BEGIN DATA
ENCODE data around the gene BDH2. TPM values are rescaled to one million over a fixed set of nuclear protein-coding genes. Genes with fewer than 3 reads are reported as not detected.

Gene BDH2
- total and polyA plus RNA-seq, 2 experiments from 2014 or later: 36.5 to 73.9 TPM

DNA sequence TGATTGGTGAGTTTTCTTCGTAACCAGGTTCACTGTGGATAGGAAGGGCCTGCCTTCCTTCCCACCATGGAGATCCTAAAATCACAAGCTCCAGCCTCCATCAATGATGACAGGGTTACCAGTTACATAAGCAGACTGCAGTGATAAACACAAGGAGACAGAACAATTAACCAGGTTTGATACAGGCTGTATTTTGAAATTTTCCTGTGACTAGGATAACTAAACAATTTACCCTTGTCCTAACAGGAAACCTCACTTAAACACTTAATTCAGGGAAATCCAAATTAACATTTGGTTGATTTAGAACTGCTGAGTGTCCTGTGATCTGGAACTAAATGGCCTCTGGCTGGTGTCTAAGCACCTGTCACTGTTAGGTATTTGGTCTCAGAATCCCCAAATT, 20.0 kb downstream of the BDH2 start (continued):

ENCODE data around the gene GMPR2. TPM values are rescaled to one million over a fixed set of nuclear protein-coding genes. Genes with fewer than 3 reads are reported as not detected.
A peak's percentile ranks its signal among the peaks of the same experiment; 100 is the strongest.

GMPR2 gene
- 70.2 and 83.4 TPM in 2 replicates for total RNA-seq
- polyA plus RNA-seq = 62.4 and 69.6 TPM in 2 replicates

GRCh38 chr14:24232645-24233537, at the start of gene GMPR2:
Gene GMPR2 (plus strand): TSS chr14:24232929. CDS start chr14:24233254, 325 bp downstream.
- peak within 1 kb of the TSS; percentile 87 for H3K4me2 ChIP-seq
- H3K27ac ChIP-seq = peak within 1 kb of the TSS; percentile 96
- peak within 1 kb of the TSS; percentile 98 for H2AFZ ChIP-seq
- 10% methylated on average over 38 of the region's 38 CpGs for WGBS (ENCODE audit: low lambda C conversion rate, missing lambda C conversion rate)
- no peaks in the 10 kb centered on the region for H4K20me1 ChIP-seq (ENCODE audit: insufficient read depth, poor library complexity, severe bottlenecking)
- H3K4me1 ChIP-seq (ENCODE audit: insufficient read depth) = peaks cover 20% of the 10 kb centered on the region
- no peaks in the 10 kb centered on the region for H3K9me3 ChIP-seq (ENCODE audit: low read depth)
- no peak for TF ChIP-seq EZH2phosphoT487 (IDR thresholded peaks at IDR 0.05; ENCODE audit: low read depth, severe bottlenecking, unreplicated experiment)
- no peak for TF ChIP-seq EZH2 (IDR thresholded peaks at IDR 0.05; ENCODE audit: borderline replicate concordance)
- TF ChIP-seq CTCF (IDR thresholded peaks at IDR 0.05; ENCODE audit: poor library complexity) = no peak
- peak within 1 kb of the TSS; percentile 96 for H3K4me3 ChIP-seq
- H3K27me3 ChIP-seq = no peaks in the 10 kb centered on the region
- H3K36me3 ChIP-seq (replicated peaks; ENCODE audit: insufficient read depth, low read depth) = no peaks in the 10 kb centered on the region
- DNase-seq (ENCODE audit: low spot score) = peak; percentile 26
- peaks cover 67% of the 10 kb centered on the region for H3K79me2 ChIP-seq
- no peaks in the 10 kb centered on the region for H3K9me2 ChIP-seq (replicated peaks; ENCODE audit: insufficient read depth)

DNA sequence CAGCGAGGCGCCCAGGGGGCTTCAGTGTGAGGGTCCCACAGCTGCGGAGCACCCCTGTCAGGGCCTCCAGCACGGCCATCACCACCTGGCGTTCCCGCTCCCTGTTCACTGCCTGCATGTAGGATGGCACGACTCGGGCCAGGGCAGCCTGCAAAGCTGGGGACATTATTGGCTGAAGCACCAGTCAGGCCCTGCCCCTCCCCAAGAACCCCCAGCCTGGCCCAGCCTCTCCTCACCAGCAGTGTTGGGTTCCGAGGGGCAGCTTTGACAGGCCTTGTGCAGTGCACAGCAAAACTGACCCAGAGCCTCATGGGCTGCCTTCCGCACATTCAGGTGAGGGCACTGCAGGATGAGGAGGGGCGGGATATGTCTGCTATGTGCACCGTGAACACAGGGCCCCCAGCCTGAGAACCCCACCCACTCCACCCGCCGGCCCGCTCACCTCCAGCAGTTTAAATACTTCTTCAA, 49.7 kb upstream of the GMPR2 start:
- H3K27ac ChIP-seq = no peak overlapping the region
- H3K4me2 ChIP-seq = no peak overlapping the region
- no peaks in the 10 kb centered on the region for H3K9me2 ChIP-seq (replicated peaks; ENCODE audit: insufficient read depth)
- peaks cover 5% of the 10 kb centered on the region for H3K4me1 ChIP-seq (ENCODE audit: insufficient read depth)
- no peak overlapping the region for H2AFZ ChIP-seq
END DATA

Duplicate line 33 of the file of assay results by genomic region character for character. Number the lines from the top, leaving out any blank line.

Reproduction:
- no peak overlapping the region for H2AFZ ChIP-seq